Satan Talks to His Therapist

Satan Talks to His Therapist - poems by Melissa Balmain

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Satan Talks to His Therapist

— Poems by Melissa Balmain

Now Available for Order from Paul Dry Books

Full-length collection of original poetry from Melissa Balmain, now available for order from Paul Dry Books, Amazon, Barnes and Noble, and other online and offline bookstores worldwide.


91-page paperback / 5.5" x 8.5" / ISBN 9781589881815 / Publication Date: 9/12/2023 (now shipping)

"If the LOLSOB emoji could write verse that both sings and stings, the result would be Satan Talks to His Therapist."
—Allison Joseph, author of Confessions of a Barefaced Woman

In Satan Talks to His Therapist, Melissa Balmain explores the lighter side of dark times. Playful yet poignant, her poems perfectly capture our human fallibility and comedic sense of importance.

The collection begins with “On Looking at an MRI Cross-Section,” in which Balmain peeks inside her own skull to consider the jumble of thoughts and memories harbored there. After this introduction to the poet's inner world, the book divides into three sections: Spiraling Down, In Limbo, and Climbing Out. The poems in this lyrical descent and ascent are about climate change, social media, pandemics, politics (sexual and otherwise), parenthood, consumerism, aging, loss, and ills, both physical and societal. Balmain writes in meter and rhyme, and she uses traditional forms (sonnets, villanelles, terza rima) as well as ones she’s coined for the moment.

The poems in Satan Talks to His Therapist provide clarity and comedy in a time that feels anything but clear or comic, and they hint at the consolations of art, kindness, maturity, persistence, love, and, of course, humor.


“It turns out that the literary establishment can't quite kill off humorous poetry. Melissa Balmain's Satan Talks to His Therapist is a marvel in the tradition of Martial, Jonathan Swift, and Dorothy Parker and the more recent generation of poets that includes Wendy Cope, X.J. Kennedy, and R.S. Gwynn. It is poetry you will enjoy—and enjoy giving to a friend who needs to see some humor in a world desperate for the medicine of laughter.”
—A.M. Juster, author of Wonder & Wrath

“In one of the wickedly funny poems from Satan Talks to His Therapist, Dorothy Parker’s ghost drops in to comment on a political situation. Don’t believe it for a second, because if Parker’s ghost were to visit a Balmain poem, she would likely set fire to it out of spiteful envy. Melissa Balmain is the once and future Queen of American light verse, and only a ghost could keep from laughing all the way through this marvelous collection.”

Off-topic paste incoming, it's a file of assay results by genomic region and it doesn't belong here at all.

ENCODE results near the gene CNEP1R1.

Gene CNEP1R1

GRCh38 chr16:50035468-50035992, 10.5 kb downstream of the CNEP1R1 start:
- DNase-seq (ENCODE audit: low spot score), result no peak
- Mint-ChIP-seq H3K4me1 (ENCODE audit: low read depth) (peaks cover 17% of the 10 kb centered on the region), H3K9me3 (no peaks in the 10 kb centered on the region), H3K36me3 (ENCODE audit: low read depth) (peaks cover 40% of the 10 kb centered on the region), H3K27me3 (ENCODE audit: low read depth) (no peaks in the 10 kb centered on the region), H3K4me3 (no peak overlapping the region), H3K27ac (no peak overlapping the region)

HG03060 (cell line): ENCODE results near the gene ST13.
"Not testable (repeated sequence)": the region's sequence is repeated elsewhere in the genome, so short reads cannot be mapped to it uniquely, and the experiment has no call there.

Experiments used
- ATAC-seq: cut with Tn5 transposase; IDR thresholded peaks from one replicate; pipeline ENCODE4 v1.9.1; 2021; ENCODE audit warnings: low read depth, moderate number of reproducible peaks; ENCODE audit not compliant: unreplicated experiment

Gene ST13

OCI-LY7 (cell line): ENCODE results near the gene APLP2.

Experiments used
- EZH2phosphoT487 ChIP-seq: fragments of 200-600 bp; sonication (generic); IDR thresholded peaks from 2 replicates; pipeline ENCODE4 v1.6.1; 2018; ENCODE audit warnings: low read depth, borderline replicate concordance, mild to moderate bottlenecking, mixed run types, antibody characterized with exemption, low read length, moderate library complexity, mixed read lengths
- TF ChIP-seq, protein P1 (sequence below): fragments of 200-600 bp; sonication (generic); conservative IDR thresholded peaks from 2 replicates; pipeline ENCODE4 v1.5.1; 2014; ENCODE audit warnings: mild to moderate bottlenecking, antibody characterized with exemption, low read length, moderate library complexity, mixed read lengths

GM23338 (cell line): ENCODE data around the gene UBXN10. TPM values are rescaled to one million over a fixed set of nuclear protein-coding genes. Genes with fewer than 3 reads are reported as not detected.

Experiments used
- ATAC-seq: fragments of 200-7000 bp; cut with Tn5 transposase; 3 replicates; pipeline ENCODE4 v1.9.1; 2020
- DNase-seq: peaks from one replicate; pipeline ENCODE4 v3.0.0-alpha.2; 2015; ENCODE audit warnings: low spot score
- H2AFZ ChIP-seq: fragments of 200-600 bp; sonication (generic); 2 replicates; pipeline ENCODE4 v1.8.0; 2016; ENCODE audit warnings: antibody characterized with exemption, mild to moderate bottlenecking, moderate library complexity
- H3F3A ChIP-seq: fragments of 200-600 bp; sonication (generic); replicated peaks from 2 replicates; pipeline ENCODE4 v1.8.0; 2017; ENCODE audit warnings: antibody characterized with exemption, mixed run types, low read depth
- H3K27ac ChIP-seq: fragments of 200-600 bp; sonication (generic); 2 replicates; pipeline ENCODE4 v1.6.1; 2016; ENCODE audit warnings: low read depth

—Julie Kane, former Louisiana Poet Laureate and author of Mothers of Ireland

“Melissa Balmain’s poems use precision without derision. She’s a master at the craft of verse—and her incisive wit and rueful intelligence make this book a profound read. This book takes on varied sources of contemporary angst: COVID-19, aging as a woman in a consumer culture, Zoom recitals, and medical mysteries. If the LOLSOB emoji could write verse that both sings and stings, the result would be Satan Talks to His Therapist. Highly recommended for poets and those who think poetry has nothing to do with modern life—Melissa Balmain’s poems will make converts of us all.”
—Allison Joseph, author of Confessions of a Barefaced Woman

“Like Jonathan Swift, Melissa Balmain is a deft metrist and a delightfully inventive rhymer, whose wit is enriched by a great heart. In Satan Talks to His Therapist, she captures the disorientations of the Age of Trump and COVID-19, satirizing the meanness and sympathizing with the suffering. Though the outstanding poems here are too numerous to list, special treasures include ‘On Looking at an MRI Cross-Section,’ the title poem, ‘Niagara Overlook,’ and ‘Reprieve.’”
—Timothy Steele, author of Toward the Winter Solstice

“Balmain was probably funny straight out of the womb, with a huge internal rhyming dictionary, a fearless vocabulary, a scary gift for hilarious imagery, and instantaneous recognition of, and attraction to, the absurd. But her most valuable gift is easy to miss: it’s the capacity to tell the truth, even about the irritating—the even unforgivable!—without the verbal mean streak that normally accompanies humor.”
— Rhina P. Espaillat, author of And After All

“I can’t convey the essence of Satan Talks to His Therapist; it’s Balmain’s language itself that captures contemporary idiom like no other poet I know. Parody is one of her specialties: Don’t gather rosebuds, she advises—just call 1-800-FLOWERS. For Balmain, words and wit are one.”
—Deborah Warren, author of Connoisseurs of Worms